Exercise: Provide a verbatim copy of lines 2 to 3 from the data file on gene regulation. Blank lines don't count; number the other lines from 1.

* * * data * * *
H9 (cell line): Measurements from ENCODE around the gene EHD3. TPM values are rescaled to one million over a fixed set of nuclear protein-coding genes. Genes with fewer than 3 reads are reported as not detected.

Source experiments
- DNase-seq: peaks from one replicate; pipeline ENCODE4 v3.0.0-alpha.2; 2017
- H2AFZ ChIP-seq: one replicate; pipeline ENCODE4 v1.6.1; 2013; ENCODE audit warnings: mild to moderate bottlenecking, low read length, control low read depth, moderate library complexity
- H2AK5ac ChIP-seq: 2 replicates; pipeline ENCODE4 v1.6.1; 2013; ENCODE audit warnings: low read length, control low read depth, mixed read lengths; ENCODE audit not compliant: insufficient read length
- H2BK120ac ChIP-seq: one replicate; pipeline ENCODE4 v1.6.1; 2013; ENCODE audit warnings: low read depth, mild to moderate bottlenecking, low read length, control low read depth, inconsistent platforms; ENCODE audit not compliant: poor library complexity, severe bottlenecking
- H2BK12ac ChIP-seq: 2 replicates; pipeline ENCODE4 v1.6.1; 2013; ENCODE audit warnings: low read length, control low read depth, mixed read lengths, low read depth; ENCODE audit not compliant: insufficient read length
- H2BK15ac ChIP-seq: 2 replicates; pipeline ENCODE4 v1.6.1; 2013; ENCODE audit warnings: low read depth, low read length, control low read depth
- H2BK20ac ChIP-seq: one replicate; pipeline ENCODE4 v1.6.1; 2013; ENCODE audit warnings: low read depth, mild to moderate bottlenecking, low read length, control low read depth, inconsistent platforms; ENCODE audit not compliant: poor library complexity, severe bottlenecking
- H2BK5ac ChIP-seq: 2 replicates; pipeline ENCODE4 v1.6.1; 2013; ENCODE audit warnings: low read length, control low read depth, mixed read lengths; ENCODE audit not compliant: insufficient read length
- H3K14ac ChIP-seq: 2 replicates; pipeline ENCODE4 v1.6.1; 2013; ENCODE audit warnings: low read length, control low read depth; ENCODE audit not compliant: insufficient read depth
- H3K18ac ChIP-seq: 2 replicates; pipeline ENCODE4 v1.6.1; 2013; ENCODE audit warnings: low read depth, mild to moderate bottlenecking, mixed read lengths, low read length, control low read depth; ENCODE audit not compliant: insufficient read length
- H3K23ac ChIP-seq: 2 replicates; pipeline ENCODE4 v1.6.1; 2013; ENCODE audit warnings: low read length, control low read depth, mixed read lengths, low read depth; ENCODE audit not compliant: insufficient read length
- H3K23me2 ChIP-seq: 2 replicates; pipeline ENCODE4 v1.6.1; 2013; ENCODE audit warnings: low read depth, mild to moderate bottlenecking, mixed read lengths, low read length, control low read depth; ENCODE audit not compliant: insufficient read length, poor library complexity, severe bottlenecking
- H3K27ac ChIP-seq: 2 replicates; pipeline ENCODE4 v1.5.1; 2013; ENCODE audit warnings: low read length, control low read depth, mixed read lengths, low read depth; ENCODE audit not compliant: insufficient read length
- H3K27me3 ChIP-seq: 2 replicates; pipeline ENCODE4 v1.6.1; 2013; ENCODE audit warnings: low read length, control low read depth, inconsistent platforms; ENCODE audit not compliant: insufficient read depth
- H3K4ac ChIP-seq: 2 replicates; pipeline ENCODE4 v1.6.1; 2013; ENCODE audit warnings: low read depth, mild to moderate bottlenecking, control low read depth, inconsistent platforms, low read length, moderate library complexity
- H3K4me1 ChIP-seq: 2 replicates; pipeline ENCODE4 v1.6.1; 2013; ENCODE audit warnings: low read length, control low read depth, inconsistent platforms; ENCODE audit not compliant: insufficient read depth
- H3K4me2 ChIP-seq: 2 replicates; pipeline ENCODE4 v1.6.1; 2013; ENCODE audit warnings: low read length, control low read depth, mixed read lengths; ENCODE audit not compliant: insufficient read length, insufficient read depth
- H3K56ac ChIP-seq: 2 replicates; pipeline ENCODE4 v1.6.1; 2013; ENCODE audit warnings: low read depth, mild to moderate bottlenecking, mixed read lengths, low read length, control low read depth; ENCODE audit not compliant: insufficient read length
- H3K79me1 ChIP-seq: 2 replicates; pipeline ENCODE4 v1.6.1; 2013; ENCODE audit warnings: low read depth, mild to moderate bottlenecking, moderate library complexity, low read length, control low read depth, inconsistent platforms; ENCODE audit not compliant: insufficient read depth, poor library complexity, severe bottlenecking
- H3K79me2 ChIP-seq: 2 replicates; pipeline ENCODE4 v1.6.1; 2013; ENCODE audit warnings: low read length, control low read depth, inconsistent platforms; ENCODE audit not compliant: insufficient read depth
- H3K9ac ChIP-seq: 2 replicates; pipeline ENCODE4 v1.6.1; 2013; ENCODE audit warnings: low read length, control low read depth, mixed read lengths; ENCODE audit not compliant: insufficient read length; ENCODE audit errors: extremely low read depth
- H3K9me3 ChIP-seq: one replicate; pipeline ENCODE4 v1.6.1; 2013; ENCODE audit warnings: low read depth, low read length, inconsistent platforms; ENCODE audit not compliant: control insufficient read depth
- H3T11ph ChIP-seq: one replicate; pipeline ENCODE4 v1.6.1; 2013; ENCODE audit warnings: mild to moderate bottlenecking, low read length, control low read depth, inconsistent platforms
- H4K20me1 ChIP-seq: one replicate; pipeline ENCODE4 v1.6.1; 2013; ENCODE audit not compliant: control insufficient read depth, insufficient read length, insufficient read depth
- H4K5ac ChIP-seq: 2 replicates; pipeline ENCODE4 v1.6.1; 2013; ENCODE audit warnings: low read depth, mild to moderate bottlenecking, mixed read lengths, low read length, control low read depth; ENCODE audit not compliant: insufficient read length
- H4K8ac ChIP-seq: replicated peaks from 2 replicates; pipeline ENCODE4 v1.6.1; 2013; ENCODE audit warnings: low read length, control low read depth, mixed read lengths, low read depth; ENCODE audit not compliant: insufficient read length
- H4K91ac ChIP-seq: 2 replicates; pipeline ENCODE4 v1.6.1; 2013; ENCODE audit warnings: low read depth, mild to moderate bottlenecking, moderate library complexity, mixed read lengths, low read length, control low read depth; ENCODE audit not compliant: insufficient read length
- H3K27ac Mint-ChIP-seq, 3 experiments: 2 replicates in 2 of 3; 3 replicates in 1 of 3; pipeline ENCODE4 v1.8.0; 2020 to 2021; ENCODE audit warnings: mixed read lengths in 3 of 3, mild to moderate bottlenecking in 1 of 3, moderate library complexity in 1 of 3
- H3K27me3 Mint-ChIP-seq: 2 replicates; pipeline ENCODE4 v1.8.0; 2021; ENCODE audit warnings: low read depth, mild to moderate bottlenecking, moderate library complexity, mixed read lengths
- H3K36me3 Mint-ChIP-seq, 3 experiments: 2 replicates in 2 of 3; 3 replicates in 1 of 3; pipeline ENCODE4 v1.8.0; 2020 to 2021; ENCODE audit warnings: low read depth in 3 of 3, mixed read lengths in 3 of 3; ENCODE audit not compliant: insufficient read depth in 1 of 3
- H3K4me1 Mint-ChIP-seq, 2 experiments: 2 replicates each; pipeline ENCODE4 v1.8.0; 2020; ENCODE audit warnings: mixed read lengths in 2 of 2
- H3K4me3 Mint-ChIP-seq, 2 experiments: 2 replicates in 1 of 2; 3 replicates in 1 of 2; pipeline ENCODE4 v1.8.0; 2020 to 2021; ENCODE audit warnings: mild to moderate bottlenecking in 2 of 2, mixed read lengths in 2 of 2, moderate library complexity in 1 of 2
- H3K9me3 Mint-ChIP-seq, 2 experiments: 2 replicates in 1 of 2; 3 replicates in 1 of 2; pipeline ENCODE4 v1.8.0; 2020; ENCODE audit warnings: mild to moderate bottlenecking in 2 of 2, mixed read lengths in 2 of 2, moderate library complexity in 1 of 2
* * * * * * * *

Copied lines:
Source experiments
- DNase-seq: peaks from one replicate; pipeline ENCODE4 v3.0.0-alpha.2; 2017